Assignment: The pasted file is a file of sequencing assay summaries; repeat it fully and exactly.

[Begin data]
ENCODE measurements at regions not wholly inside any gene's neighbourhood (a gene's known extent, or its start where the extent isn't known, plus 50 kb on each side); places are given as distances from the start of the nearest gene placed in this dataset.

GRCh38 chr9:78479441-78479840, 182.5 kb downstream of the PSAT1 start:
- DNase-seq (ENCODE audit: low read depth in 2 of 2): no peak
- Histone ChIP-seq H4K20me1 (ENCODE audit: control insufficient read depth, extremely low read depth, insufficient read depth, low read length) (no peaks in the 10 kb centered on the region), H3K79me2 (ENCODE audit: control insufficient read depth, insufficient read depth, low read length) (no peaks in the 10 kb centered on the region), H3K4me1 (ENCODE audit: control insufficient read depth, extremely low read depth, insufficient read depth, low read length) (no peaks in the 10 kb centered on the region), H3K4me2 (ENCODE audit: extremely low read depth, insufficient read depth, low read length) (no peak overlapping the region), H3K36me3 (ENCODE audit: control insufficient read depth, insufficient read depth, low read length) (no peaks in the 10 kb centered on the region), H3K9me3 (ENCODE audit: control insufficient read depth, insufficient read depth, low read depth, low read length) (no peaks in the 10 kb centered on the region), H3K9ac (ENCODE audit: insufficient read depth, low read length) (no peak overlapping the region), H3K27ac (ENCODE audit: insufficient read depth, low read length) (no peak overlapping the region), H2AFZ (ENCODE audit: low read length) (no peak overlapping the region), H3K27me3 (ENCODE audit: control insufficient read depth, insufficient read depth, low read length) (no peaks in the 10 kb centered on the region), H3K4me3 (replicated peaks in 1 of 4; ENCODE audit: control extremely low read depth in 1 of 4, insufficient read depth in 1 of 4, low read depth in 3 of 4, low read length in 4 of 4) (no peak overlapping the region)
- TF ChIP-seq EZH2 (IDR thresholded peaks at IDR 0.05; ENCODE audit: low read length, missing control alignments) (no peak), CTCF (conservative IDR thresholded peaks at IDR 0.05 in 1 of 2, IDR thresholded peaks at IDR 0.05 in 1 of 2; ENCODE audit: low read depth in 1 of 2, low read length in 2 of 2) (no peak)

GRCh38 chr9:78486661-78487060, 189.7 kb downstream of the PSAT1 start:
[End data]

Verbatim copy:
ENCODE measurements at regions not wholly inside any gene's neighbourhood (a gene's known extent, or its start where the extent isn't known, plus 50 kb on each side); places are given as distances from the start of the nearest gene placed in this dataset.

GRCh38 chr9:78479441-78479840, 182.5 kb downstream of the PSAT1 start:
- DNase-seq (ENCODE audit: low read depth in 2 of 2): no peak
- Histone ChIP-seq H4K20me1 (ENCODE audit: control insufficient read depth, extremely low read depth, insufficient read depth, low read length) (no peaks in the 10 kb centered on the region), H3K79me2 (ENCODE audit: control insufficient read depth, insufficient read depth, low read length) (no peaks in the 10 kb centered on the region), H3K4me1 (ENCODE audit: control insufficient read depth, extremely low read depth, insufficient read depth, low read length) (no peaks in the 10 kb centered on the region), H3K4me2 (ENCODE audit: extremely low read depth, insufficient read depth, low read length) (no peak overlapping the region), H3K36me3 (ENCODE audit: control insufficient read depth, insufficient read depth, low read length) (no peaks in the 10 kb centered on the region), H3K9me3 (ENCODE audit: control insufficient read depth, insufficient read depth, low read depth, low read length) (no peaks in the 10 kb centered on the region), H3K9ac (ENCODE audit: insufficient read depth, low read length) (no peak overlapping the region), H3K27ac (ENCODE audit: insufficient read depth, low read length) (no peak overlapping the region), H2AFZ (ENCODE audit: low read length) (no peak overlapping the region), H3K27me3 (ENCODE audit: control insufficient read depth, insufficient read depth, low read length) (no peaks in the 10 kb centered on the region), H3K4me3 (replicated peaks in 1 of 4; ENCODE audit: control extremely low read depth in 1 of 4, insufficient read depth in 1 of 4, low read depth in 3 of 4, low read length in 4 of 4) (no peak overlapping the region)
- TF ChIP-seq EZH2 (IDR thresholded peaks at IDR 0.05; ENCODE audit: low read length, missing control alignments) (no peak), CTCF (conservative IDR thresholded peaks at IDR 0.05 in 1 of 2, IDR thresholded peaks at IDR 0.05 in 1 of 2; ENCODE audit: low read depth in 1 of 2, low read length in 2 of 2) (no peak)

GRCh38 chr9:78486661-78487060, 189.7 kb downstream of the PSAT1 start: